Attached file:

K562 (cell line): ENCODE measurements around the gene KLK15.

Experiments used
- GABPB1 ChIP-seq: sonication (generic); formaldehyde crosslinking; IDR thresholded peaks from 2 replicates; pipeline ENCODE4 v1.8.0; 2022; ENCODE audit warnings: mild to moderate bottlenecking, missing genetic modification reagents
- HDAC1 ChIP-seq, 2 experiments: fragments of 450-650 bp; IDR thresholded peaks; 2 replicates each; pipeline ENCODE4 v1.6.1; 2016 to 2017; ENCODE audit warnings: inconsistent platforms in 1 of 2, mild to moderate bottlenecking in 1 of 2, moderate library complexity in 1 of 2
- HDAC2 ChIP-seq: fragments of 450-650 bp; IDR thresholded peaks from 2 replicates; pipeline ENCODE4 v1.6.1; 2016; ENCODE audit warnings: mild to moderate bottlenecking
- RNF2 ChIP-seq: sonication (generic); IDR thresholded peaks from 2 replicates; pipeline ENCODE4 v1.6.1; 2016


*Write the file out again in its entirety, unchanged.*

K562 (cell line): ENCODE measurements around the gene KLK15.

Experiments used
- GABPB1 ChIP-seq: sonication (generic); formaldehyde crosslinking; IDR thresholded peaks from 2 replicates; pipeline ENCODE4 v1.8.0; 2022; ENCODE audit warnings: mild to moderate bottlenecking, missing genetic modification reagents
- HDAC1 ChIP-seq, 2 experiments: fragments of 450-650 bp; IDR thresholded peaks; 2 replicates each; pipeline ENCODE4 v1.6.1; 2016 to 2017; ENCODE audit warnings: inconsistent platforms in 1 of 2, mild to moderate bottlenecking in 1 of 2, moderate library complexity in 1 of 2
- HDAC2 ChIP-seq: fragments of 450-650 bp; IDR thresholded peaks from 2 replicates; pipeline ENCODE4 v1.6.1; 2016; ENCODE audit warnings: mild to moderate bottlenecking
- RNF2 ChIP-seq: sonication (generic); IDR thresholded peaks from 2 replicates; pipeline ENCODE4 v1.6.1; 2016